Publishing its Annual Energy Outlook for 2017, the US Energy Information Administration (EIA) expects natural gas production in the US to continue to increase until 2050, which will help the country become a net energy exporter by 2026.
In good news for petrochemical firms and for liquefied natural gas (LNG), ethane and propane export ventures, EIA expects plentiful and growing gas supplies, especially on the Eastern seaboard. Total shale gas production is expected to hit 90 billion cubic feet per day by 2040, more than twice current levels.
Gas production “is actually going to go up quite a bit, with relatively low and stable prices,” supporting higher levels of domestic consumption, especially in the electric and industrial sectors, EIA Administrator Adam Sieminski said in a briefing on the annual report.
As production outpaces domestic consumption, LNG exports are expected to rise to 12 billion cubic feet per day by the end of the forecast period – or even higher, under favorable price, resource and technology assumptions.
When factoring in cross-border pipeline trade with Canada and Mexico, the US may well become a net exporter of natural gas by a margin of as much as 15 billion cubic feet per day.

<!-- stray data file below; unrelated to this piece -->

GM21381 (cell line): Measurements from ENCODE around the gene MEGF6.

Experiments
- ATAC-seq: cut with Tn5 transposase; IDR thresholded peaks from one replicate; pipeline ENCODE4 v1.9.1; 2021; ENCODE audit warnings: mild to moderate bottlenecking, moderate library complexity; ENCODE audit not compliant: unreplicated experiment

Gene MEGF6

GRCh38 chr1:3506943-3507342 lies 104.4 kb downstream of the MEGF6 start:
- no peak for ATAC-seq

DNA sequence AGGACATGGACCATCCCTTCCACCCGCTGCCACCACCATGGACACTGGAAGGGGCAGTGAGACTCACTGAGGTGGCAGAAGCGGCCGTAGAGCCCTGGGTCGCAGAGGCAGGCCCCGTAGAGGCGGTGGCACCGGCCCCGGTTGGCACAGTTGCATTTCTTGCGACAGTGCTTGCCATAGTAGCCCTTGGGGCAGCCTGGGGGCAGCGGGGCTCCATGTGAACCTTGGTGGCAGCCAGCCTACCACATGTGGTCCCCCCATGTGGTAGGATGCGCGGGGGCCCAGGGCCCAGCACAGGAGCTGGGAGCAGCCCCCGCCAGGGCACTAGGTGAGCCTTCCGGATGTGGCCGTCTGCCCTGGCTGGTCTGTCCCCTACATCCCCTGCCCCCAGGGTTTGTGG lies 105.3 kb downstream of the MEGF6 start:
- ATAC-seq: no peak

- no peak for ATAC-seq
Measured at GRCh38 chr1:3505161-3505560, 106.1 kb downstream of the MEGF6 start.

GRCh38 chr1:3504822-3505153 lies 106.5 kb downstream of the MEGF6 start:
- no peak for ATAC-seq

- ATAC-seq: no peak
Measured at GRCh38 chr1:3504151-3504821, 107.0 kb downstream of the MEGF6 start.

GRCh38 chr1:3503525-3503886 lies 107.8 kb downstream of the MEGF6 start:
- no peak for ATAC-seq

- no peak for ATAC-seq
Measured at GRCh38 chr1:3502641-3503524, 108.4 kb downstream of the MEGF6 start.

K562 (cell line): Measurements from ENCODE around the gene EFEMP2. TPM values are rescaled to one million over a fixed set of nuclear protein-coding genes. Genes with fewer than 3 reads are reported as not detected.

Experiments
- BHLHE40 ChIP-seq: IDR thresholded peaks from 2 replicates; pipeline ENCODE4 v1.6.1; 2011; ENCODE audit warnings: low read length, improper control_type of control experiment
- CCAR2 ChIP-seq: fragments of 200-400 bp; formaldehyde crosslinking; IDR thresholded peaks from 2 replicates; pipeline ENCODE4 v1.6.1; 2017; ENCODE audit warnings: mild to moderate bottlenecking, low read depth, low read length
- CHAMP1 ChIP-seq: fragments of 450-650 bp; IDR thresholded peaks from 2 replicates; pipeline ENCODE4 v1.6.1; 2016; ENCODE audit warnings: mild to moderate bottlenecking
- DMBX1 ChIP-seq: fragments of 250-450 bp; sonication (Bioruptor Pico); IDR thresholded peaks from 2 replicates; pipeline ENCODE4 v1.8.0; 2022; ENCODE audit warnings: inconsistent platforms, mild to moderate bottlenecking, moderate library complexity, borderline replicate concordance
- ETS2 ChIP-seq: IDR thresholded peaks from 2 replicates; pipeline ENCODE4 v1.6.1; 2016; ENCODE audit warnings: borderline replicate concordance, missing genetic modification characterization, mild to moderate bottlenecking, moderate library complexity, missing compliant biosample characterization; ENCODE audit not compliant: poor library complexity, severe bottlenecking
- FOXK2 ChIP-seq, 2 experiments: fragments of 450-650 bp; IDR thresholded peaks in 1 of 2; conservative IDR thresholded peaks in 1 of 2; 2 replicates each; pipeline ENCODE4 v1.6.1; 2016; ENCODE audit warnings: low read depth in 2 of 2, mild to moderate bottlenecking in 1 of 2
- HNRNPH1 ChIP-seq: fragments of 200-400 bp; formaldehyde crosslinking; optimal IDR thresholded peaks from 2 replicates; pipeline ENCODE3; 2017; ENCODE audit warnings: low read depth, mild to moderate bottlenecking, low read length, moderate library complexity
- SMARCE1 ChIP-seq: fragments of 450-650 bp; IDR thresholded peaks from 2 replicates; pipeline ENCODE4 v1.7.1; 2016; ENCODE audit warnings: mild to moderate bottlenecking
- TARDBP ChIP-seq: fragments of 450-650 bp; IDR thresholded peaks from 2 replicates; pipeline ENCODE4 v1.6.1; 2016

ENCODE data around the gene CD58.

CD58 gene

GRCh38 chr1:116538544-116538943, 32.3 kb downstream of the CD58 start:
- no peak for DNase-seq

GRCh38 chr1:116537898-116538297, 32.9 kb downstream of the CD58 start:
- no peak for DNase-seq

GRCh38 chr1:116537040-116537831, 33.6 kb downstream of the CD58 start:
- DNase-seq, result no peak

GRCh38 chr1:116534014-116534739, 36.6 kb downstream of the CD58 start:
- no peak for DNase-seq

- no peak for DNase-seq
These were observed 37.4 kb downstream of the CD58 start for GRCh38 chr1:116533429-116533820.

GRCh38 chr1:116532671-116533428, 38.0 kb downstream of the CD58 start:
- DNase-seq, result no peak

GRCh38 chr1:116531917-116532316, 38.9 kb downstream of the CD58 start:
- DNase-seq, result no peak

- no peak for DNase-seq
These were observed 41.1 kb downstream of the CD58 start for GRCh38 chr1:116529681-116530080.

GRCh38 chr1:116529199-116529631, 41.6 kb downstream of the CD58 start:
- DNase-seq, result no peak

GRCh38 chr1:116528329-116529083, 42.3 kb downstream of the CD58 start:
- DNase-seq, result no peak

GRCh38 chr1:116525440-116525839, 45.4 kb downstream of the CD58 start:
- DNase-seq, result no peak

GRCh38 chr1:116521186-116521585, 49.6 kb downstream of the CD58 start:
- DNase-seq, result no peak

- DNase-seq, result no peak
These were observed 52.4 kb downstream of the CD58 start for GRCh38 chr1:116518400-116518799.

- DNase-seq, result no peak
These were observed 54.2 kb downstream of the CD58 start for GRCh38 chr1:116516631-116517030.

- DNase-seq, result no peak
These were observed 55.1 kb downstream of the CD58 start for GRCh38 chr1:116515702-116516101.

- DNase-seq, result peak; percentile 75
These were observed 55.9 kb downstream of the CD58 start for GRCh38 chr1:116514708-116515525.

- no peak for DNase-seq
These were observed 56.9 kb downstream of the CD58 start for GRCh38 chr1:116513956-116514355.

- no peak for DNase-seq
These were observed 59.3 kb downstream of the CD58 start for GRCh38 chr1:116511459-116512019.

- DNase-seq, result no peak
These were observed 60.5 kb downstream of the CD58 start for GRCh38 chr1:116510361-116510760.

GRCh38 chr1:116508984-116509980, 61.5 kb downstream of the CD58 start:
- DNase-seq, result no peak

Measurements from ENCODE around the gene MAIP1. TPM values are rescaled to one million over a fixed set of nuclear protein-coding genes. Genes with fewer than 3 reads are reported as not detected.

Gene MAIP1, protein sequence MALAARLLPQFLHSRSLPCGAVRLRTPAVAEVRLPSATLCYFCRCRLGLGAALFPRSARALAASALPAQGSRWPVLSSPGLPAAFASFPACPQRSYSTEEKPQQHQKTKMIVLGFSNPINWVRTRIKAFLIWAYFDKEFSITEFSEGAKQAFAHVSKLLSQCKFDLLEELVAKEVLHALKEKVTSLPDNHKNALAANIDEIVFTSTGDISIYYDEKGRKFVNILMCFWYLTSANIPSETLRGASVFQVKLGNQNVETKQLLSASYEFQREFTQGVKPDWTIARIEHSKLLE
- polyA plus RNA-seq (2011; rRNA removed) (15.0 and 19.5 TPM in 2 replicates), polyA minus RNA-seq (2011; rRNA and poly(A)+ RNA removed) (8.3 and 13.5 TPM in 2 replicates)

Among this year’s key predictions, EIA also believes that American petroleum consumption will remain roughly flat for the next two decades, with rising fuel economy offsetting demand growth in transportation uses.
On the supply side, crude production is expected to rise slightly through the mid-2020s, and then remain flat – unless oil prices rise dramatically.
EIA expects a price recovery to US$80 per barrel within four years, followed by a gradual rise to more than US$100 per barrel by 2040. If prices should rise much more sharply, the agency predicts that US oil production will increase by about one third by the early 2020s, and then decline to meet reference levels by 2040.
Under most scenarios, the US would remain a net importer of petroleum throughout the forecast period.
Tight oil is expected to make up the majority of new production. Offshore Gulf of Mexico oil output is expected to decline from 2020 through 2034 as existing fields mature, but offshore natural gas is expected to increase through 2040.
In electrical power generation, coal consumption is expected to decline, losing market share to natural gas and renewables. Of all energy sources, renewables are expected to grow fastest (on a percentage basis) due to increasing economies of scale and continued government support.